The two most important words in the anarcho-libertarian vocabulary are, or should be if they’re not already, “secession” and “abolish.” These two linguistic gems convey the most immediate of actions that are necessary to restore order in a world of chaos and aggression. They are also unambiguous and direct.
Liberty abhors centralization, and centralization is socialist.
Political centralization is the concentration of power onto a small group of people called the state (sometimes also referred to as “the government”). The state is an institution which excels at nothing except the violation of rights. It has monopolized many entrepreneurial functions. These functions, ranging from the production of law and security to the management of money and banking, must be returned to entrepreneurs and provided by the free market.
Secession is the separation of a large political unit into smaller political units. At first, it would seem that the libertarian should have nothing to do in terms of supporting a particular political group over another. Indeed, all politics implies the existence of a state, and the state is the institution of aggression. Why then should we favor secession?
For one, secession puts local interests above those of faraway politicians. It is impossible to fathom that a few hundred legislators can really know what is the best for your life and the life of your family and friends and community. The politician not only pretends to know what is best for you, but also believes that it is his duty to provide such things. As if that were not enough, the politician will ultimately employ threats against your life and property to force you to comply with the governmental decrees. The above is still true with the more local government, yet secession helps to return the power, even if such power is for now another — but smaller — state, closer to home, where it can become increasingly more manageable.
And while it is true that local governments can be despotic, it is nonetheless important to keep the larger, usually more powerful government, at bay. The larger governments get, the more aggressive they tend to be. As the number of citizens (or “serfs”) under its control (“jurisdiction”) increases, the government manages not only to steal more, but starts to steal in many creative ways.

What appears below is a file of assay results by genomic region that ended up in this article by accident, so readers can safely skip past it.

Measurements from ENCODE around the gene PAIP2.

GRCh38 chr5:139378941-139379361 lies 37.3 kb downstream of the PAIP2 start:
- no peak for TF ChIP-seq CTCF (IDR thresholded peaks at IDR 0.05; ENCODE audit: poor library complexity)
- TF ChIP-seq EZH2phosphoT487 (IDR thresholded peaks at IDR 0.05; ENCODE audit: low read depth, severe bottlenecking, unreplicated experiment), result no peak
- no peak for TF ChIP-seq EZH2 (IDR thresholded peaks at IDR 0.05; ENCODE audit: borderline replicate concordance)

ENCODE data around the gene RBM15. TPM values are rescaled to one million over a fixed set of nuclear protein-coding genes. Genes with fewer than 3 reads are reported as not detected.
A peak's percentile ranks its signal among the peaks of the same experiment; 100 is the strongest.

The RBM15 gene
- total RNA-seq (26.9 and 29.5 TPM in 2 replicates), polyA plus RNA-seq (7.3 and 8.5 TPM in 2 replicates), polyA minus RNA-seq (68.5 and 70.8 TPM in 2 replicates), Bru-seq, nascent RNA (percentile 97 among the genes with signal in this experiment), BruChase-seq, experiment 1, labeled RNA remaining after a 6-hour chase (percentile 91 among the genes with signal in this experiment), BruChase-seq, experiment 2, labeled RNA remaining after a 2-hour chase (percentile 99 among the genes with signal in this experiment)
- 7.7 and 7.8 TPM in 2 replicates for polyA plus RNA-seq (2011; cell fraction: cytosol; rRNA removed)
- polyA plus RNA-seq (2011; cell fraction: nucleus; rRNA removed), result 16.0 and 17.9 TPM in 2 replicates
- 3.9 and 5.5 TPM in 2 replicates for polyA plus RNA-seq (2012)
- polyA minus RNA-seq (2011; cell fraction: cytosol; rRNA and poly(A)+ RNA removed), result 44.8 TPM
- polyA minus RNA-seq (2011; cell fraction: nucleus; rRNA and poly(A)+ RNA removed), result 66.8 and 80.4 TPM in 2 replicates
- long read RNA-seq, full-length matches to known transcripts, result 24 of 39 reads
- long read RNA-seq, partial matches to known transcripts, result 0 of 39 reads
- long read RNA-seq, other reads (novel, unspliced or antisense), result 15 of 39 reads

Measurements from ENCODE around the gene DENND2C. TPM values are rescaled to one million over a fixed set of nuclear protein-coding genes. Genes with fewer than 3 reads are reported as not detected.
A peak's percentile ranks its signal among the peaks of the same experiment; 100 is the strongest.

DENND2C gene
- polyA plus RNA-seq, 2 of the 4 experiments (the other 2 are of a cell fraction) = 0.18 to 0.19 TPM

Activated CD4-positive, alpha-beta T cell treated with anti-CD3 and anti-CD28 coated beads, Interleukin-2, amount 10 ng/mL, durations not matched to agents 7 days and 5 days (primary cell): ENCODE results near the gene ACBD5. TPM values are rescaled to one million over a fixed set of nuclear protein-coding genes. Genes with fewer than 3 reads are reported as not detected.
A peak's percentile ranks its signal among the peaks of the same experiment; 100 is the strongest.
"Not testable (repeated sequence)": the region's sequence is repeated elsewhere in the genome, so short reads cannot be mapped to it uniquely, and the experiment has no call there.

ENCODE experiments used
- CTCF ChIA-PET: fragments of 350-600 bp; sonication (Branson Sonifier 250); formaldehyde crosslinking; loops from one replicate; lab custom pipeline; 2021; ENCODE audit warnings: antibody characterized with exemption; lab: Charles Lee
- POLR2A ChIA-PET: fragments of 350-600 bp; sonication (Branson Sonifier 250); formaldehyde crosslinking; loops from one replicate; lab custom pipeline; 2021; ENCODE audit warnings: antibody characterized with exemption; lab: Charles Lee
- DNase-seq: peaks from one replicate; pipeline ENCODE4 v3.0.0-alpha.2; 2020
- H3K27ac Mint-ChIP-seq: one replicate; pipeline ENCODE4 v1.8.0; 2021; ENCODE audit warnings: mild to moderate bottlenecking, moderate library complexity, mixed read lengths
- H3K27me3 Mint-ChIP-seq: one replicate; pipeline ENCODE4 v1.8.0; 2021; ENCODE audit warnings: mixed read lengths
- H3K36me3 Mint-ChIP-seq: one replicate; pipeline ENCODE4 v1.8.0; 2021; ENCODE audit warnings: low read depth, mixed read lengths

What are the limits of secession, or where should it stop? Allow provinces and states to secede from the national government and then cities from the province. Villages, counties, townships and hamlets: the decentralization must trickle down until we reach the individual level and then voluntary non-political associations can finally become possible. One of the main historical problems of secession is that they failed because they did not go far enough.
And finally, the spirit of secession emboldens the mind and warms the heart. It heightens the desire for freedom and fuels the spirits of freedom fighters.
Few things are more pestilent than socialism. Socialism is state control of our means (our bodies or property) and in controlling our means, it limits our ends. For every government program, there is a market sector that has been crippled or, worse, has been regulated so severely that only the state has a monopoly over it. Every time the state grows, the flame of liberty grows dimmer.
Abolishing government programs is necessary to regain many of the missing bits of freedom that have been eliminated. But it does not stop here. Beyond being free of having to finance and submit to a government program, its abolition opens up the possibility for entrepreneurs to discover if there is a demand for the government “service” that has just been abolished. Lacking governmental obstacles, the free market can fill the needs of our fellow human beings in more efficient ways. That is, it can do more with the same resources, or provide more goods and services with fewer resources. Market competition lowers prices, continually improves quality, and reduces wasteful activities. State programs do nothing of the sort.
When people are free to make their own choices, society becomes smarter. They do not have to depend on a single provider of solutions or policies. Of course, those solutions — if they can be called solutions — are planned by politicians (who are suddenly experts in every field!), financed by theft and are ultimately imposed by threats of fines or jail time or death, or a combination of these.
Though markets continue to bring increased quality of life and wealth to those who participate in it, the last hundred years have witnessed the consolidation of large central powers (the U.S. Federal government and the European Union come to mind). This obscene conglomeration of power has done nothing but inflate currencies, control the movement of people across international (and sometimes even within national) lines, regulate and control commerce, or otherwise ban it completely. The result has always been disastrous. Wherever there is socialism, there are poverty and chaos. Increased central planning and additional bureaucratization take us farther away from markets and from liberty. To have freedom, the advances of the 20th century must be repealed. Politically at least, smaller is better.
Thanks to Juan Fernando Carpio for the original idea.